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Pausing deer for the shot...

Old 12-27-2012, 01:21 AM
  #21  
Spike
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Originally Posted by GTOHunter
I agree with Bukmastr also.....some times making a sound alerts a wise Buck to Your presence and they end up running even faster away from You.Lots of things they show on the Hunting Shows are under different circumstances and probably where there are much more Deer sightings and there will be another Deer by shortly?


I did the "Mmeeh" sound 1 time when Deer Hunting and I was ready and had my Rifle up for the shot...luckily I got the Buck because he was planning to get out there any ways...I've also seen where Guys have done that and blew their opportunity at a nice Buck when all they had to do was wait for the Deer to walk into a more open area!

Really appreciate all the input. It sounds like there are occasional situations where one could consider pausing them, but that it's kind of a risky enterprise because it puts them on alert.

I think on the whole it's probably best to be patient and wait for the shot if you can.

Very informative thread though and again really appreciate everyone's input.
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Old 12-27-2012, 06:38 AM
  #22  
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My experience is that anything that allows the deer to focus on me and my location ends up with a big white tail flapping in my face. I think if one could set up a remote noise or deer call off to the side (if allowed by law), this could be effective.
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Old 12-27-2012, 06:54 AM
  #23  
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I do it all the time, that said, you had better pull the trigger the second he stops because you are now busted.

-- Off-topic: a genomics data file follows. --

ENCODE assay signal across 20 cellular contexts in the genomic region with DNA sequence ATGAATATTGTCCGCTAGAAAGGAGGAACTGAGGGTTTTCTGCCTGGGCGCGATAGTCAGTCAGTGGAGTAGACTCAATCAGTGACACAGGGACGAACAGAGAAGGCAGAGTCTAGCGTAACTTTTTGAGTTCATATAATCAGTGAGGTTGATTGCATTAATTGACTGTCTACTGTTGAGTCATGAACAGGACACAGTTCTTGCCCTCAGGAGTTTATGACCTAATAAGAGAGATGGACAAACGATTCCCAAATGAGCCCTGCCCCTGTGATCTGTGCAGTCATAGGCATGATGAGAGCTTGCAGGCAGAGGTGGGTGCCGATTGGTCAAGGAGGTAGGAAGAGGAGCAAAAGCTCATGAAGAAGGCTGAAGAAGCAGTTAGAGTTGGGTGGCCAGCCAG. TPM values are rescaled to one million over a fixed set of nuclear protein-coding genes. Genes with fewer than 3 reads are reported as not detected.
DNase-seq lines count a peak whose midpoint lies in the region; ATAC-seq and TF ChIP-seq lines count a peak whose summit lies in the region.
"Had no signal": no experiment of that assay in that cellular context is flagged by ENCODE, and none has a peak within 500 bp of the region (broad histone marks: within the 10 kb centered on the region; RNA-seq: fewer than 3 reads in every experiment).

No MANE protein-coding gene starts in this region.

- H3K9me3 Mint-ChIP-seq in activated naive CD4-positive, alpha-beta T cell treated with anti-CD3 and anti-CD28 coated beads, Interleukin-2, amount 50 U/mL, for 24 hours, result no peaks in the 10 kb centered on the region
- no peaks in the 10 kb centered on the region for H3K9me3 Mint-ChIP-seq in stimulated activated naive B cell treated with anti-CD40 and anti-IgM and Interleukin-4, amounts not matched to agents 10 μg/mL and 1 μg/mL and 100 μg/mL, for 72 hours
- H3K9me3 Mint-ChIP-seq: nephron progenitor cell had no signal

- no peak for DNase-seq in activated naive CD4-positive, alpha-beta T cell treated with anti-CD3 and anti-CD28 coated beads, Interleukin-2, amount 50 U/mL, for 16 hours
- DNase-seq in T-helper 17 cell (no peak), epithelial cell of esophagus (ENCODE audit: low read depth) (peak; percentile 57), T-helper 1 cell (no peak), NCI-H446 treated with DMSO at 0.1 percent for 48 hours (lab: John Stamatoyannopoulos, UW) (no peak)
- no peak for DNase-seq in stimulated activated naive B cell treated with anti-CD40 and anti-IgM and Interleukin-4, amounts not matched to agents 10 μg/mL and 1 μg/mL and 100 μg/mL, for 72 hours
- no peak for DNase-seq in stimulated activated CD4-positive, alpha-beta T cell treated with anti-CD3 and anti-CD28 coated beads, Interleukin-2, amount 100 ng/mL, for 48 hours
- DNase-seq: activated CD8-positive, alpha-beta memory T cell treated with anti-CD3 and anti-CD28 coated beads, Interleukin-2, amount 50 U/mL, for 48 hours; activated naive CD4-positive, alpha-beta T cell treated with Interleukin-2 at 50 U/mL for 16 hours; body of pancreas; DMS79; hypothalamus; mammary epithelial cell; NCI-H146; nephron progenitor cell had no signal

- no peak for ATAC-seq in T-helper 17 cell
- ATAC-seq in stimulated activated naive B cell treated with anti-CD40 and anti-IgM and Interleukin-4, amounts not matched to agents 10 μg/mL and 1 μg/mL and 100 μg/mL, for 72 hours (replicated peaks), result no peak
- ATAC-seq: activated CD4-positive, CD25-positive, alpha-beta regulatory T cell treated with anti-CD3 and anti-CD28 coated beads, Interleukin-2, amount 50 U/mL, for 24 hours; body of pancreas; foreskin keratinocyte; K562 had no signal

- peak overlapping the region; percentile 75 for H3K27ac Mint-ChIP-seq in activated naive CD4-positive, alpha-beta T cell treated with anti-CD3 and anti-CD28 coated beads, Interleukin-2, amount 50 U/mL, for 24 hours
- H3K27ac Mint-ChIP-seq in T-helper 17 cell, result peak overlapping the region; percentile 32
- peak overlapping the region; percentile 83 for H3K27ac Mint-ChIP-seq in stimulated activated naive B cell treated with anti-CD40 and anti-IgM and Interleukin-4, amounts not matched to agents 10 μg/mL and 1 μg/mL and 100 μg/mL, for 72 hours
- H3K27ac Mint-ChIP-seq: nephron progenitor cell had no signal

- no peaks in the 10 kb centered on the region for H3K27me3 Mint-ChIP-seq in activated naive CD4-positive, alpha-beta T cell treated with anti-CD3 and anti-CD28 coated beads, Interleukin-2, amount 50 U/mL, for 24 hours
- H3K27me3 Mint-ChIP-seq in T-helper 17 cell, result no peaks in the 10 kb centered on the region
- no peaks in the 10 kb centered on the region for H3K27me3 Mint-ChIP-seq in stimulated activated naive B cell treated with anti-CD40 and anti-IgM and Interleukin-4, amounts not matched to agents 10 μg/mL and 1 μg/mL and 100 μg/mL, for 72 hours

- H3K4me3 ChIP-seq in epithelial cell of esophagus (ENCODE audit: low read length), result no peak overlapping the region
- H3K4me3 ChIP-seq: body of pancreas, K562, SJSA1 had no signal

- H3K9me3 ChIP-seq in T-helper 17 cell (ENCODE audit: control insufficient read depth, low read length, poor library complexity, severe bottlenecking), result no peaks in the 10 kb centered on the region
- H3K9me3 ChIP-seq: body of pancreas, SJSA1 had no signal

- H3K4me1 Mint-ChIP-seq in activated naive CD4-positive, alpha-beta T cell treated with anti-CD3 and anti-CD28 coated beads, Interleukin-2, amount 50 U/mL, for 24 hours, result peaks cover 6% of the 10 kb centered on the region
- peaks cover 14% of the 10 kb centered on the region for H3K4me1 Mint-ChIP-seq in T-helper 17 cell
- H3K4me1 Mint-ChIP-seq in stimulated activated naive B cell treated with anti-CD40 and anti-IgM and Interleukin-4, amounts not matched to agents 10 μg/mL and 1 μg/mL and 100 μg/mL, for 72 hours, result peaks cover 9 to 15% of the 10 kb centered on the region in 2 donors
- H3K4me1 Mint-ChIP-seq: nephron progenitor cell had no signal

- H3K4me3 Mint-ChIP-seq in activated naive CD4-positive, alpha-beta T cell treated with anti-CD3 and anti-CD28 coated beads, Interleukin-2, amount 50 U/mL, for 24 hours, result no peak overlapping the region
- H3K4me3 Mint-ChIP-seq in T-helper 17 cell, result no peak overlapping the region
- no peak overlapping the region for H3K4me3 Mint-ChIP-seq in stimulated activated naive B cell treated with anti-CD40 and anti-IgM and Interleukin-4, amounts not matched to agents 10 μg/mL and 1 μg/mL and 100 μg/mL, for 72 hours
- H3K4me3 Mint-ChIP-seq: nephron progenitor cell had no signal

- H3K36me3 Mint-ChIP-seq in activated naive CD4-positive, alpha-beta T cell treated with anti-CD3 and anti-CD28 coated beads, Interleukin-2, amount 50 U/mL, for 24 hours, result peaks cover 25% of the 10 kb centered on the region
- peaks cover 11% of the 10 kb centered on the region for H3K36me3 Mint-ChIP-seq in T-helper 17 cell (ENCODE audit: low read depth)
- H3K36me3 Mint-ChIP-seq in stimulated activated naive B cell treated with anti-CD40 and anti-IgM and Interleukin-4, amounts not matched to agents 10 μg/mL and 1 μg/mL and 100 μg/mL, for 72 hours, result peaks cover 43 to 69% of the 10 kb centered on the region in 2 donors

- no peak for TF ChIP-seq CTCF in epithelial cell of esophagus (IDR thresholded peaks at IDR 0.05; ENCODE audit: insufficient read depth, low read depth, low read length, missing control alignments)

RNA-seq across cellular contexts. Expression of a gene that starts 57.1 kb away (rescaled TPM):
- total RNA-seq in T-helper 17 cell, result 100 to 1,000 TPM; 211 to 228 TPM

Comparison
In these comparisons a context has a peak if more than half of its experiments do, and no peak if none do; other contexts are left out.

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Old 12-27-2012, 05:49 PM
  #24  
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clivenger I have practiced this during the off season, They usually just go merr! It works great. I have seen video where the hunter just makes a low ticking sound. He claimed that the merr sometimes scares the deer. I haven't seen any jump or be skiddish yet. Merr, and they usually stop and look to see what made that sound,. I don't bow hunt so I never tried it hunting. I shoot them moving no problem. But I do know for sure merr works. Good luck.
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Old 12-28-2012, 03:46 AM
  #25  
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It does work "Most of the time"... But why risk it if your going to get a shot anyway?
If you are going to stop deer for a shot while bow hunting, I would strongly suggest not doing at ranges aproaching 30 yards or more, cause all focus will be on you after you stop them, and they will react to the sound of the bow, and won't be exactly where they where when you squeazed the release. Sound travels way faster than any arrow and gives the deer plenty of time to react...
People seem to think they get a better more focused shot when they stop a deer, but if it turns slightly quartering you, or stops behind an obstacle, your screwed, cause his next move after stopping is most likely bolting.
On TV shows the guys are usually hunting large managed properties where these deer recieve little pressure... There 1/2 tame. I hunt in the real world. 90% of my hunting is on public land with high pressure. Most of the mature bucks I shoot have wounds from other hunters, I find arrow heads, and bullets when butchering... By the time a buck gets to shooter status "in the real world" it knows to get the heck out of Dodge when ever it hears something abnormal.
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Old 12-28-2012, 05:01 AM
  #26  
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Originally Posted by Bukmastr
It does work "Most of the time"... But why risk it if your going to get a shot anyway?
If you are going to stop deer for a shot while bow hunting, I would strongly suggest not doing at ranges aproaching 30 yards or more, cause all focus will be on you after you stop them, and they will react to the sound of the bow, and won't be exactly where they where when you squeazed the release. Sound travels way faster than any arrow and gives the deer plenty of time to react...
People seem to think they get a better more focused shot when they stop a deer, but if it turns slightly quartering you, or stops behind an obstacle, your screwed, cause his next move after stopping is most likely bolting.